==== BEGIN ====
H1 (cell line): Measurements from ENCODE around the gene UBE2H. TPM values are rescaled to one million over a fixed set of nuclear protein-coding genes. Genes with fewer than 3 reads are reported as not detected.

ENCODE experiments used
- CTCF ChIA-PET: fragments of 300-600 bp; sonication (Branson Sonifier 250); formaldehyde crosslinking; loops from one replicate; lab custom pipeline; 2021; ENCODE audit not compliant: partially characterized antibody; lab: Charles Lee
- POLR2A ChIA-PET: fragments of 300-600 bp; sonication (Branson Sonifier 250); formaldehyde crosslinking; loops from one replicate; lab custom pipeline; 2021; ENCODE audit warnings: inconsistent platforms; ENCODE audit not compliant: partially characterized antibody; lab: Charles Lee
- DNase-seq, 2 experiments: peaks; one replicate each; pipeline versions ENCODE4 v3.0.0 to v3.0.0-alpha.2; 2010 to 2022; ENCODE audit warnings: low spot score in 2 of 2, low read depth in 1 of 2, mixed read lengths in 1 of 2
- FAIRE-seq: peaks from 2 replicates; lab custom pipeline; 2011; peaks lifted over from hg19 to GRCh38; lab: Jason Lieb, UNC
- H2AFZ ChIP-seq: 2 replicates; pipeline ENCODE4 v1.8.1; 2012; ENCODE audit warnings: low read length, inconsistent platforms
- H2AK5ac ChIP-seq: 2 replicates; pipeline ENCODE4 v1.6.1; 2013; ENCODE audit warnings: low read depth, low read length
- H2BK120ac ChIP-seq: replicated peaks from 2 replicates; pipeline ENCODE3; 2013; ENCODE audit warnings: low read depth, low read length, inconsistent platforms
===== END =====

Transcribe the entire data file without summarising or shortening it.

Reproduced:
H1 (cell line): Measurements from ENCODE around the gene UBE2H. TPM values are rescaled to one million over a fixed set of nuclear protein-coding genes. Genes with fewer than 3 reads are reported as not detected.

ENCODE experiments used
- CTCF ChIA-PET: fragments of 300-600 bp; sonication (Branson Sonifier 250); formaldehyde crosslinking; loops from one replicate; lab custom pipeline; 2021; ENCODE audit not compliant: partially characterized antibody; lab: Charles Lee
- POLR2A ChIA-PET: fragments of 300-600 bp; sonication (Branson Sonifier 250); formaldehyde crosslinking; loops from one replicate; lab custom pipeline; 2021; ENCODE audit warnings: inconsistent platforms; ENCODE audit not compliant: partially characterized antibody; lab: Charles Lee
- DNase-seq, 2 experiments: peaks; one replicate each; pipeline versions ENCODE4 v3.0.0 to v3.0.0-alpha.2; 2010 to 2022; ENCODE audit warnings: low spot score in 2 of 2, low read depth in 1 of 2, mixed read lengths in 1 of 2
- FAIRE-seq: peaks from 2 replicates; lab custom pipeline; 2011; peaks lifted over from hg19 to GRCh38; lab: Jason Lieb, UNC
- H2AFZ ChIP-seq: 2 replicates; pipeline ENCODE4 v1.8.1; 2012; ENCODE audit warnings: low read length, inconsistent platforms
- H2AK5ac ChIP-seq: 2 replicates; pipeline ENCODE4 v1.6.1; 2013; ENCODE audit warnings: low read depth, low read length
- H2BK120ac ChIP-seq: replicated peaks from 2 replicates; pipeline ENCODE3; 2013; ENCODE audit warnings: low read depth, low read length, inconsistent platforms